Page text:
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MAX BRUCH (1838–1920)
String Octet in B-flat Major
- Allegro moderato
- Allegro molto
Nelson Lee, Meg Freivogel, Renée Jolles, Kurt Sassmannshaus, violin • Liz Freivogel, Kirsten Docter, viola • Daniel McDonough, cello • Anthony Manzo, bass
— Intermission —
PYOTR ILYICH TCHAIKOVSKY (1840–1893)
Piano Concerto No. 1 in B-flat Minor, Op. 23
- Allegro non troppo e molto maestoso —Allegro con spirito
- Andantino semplice
- Allegro con fuoco
Joyce Yang, piano • Jayce Ogren, conductor • Festival Orchestra
About Joyce Yang
Yang first came to international attention in 2005 when she won the silver medal at the 12th Van Cliburn International Piano Competition. The youngest contestant at 19 years old, she took home two additional awards: Best Performance of Chamber Music (with the Takàcs Quartet), and Best Performance of a New Work. In 2006 Yang made her celebrated New York Philharmonic debut alongside Lorin Maazel at Avery Fisher Hall along with the orchestra’s tour of Asia, making a triumphant return to her hometown of Seoul, South Korea. Yang’s subsequent appearances with the New York Philharmonic have included opening night of the 2008 Leonard Bernstein Festival – an appearance made at the request of Maazel in his final season as music director. The New York Times pronounced her performance in Bernstein’s The Age of Anxiety a “knockout.”
String Octet in B-flat Major (1920)
In his final years, Max Bruch — a composer of Brahms’ generation who lived long enough to see the end of World War I — felt relatively isolated. Notwithstanding his prestigious position, at the heart of the German musical establishment as Director of the Berlin Conservatory, Bruch felt alienated by modern trends in composition, having long rejected the futuristic outlook of Wagner and his followers. When he retired in 1911, he returned to composing in the tradition of Schumann, Mendelssohn, and Brahms; his final works resemble a time capsule of a bygone era, as if insulated from the techniques of Debussy, Stravinsky, and Schoenberg that inaugurated new paths for composition in the early twentieth century.
Naturally, the octet of young Mendelssohn offered the model for that of old Bruch, with one crucial difference: the substitution of Mendelssohn’s second cello for a double bass, giving the ensemble an even fuller texture. (For that reason the Octet has also been known under the title, Concerto for String Orchestra.) Bruch broke ground on the work, initially conceived as a string quintet, in 1919 — when Germany was suffering the damage of its defeat in the Great War, and when Bruch mourning the loss of his wife. He returned to expand the instrumentation the following year, completing the arrangement a matter of months before his own death.
In a climate of modernism that privileged notions of musical progress and novelty, Bruch’s final works — however beautiful and consummately crafted — were bound to be at a disadvantage. He dedicated the Octet to German violinist Willy Hess, who taught at the Royal Manchester College of Music, although it remained unpublished and only received its public premiere in 1937, via BBC broadcast (fitting, perhaps, given Bruch’s close ties to Great Britain, as a lifelong admirer of Scottish and Welsh folksongs, teacher of Vaughan Williams, and recipient of an honorary doctorate from the University of Cambridge). Thereafter, the manuscript lay dormant for decades until its rediscovery in the Austrian National Library and subsequent publication in 1996. It is a testament to the Octet’s exceptional beauty and richness that it has overcome its anachronism and returned to the concert stage — helped, too, by the octet formation itself, a source of particular and all-too-rare fun for string players.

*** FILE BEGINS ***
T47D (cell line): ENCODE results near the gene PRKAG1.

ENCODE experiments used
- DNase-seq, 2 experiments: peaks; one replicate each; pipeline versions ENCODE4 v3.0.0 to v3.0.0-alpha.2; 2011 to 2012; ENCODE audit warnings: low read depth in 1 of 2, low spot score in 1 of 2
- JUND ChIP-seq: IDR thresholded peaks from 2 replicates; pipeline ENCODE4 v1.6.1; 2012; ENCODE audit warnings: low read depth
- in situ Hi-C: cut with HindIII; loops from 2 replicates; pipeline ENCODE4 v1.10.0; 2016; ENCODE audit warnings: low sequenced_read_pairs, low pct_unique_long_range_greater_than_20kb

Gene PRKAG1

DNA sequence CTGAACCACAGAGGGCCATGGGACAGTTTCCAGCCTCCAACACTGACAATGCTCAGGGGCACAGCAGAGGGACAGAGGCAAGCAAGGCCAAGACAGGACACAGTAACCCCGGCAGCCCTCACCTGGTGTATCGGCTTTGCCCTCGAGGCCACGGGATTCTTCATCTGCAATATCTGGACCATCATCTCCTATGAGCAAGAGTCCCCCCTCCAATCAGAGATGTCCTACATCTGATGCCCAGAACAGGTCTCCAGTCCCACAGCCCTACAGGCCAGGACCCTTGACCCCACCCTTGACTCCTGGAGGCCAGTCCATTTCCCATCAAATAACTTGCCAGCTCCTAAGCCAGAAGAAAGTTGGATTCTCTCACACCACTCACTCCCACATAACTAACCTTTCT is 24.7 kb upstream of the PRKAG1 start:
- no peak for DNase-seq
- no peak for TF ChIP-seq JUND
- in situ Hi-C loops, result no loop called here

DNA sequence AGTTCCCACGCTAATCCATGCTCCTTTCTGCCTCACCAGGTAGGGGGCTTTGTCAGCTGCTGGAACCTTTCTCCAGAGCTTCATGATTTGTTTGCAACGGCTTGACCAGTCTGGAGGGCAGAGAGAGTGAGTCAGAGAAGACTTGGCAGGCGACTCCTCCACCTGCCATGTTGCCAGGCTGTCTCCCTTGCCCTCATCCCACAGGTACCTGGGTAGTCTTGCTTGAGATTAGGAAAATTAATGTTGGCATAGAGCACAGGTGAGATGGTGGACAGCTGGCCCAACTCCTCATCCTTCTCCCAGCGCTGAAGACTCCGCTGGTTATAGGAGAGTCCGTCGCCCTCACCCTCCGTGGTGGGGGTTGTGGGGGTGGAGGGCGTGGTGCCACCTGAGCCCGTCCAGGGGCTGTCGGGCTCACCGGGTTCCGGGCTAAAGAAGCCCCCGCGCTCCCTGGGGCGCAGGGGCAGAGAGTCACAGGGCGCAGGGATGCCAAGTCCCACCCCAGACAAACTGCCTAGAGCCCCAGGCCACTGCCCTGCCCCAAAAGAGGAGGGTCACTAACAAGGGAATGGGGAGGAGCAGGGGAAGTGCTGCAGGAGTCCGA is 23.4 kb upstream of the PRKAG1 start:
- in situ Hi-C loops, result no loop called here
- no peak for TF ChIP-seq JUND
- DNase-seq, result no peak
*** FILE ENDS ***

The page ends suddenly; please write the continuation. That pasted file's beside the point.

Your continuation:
PYOTR ILYICH TCHAIKOVSKY
Piano Concerto No. 1 in B-flat Minor, Op. 23 (1874-1875)
Few moments in music are as iconically recognizable as the horn call that heralds the first theme of Tchaikovsky’s Piano Concerto No. 1 (among popular four-note motifs, perhaps only Beethoven’s Fifth Symphony can compete for fame). The brass figure, repeated thrice in B-flat Minor, gives way to the full orchestra, which modulates to the relative major. The piano enters flamboyantly, and the same four-note figure, now in D-flat Major, becomes the beginning of a long, stately melody, first played by the strings, then in block chords by the solo piano, then again by the full orchestra. The memorable opening of the concerto is belied by the first movement’s unusual structure: after the theatrical exposition of the first theme, the musical material vanishes, never to return for the rest of the composition. The Concerto received its first performance in 1875 in Boston with piano soloist Hans von Bülow, the famed conductor and champion of Wagner to whom the work was ultimately dedicated. Thereafter, Tchaikovsky did revise the work; this version from 1889 is the one performed today. One important revision concerns the celebrated opening: the piano’s grand chords were originally not chords but arpeggios.
The tremendous first movement constitutes more than half of the concerto’s entire length. The second movement is composed of two contrasting sections: a lyrical theme, introduced by the flute and interpreted by the piano and orchestral soloists in succession; and a virtuosic interlude, marked Prestissimo. The third movement’s main theme, inspired by a Ukrainian folk song, is edgy and dance-like, until its final, triumphant iteration, transposed from minor to major and uniting soloist and orchestra.
Program Notes by Peter Asimov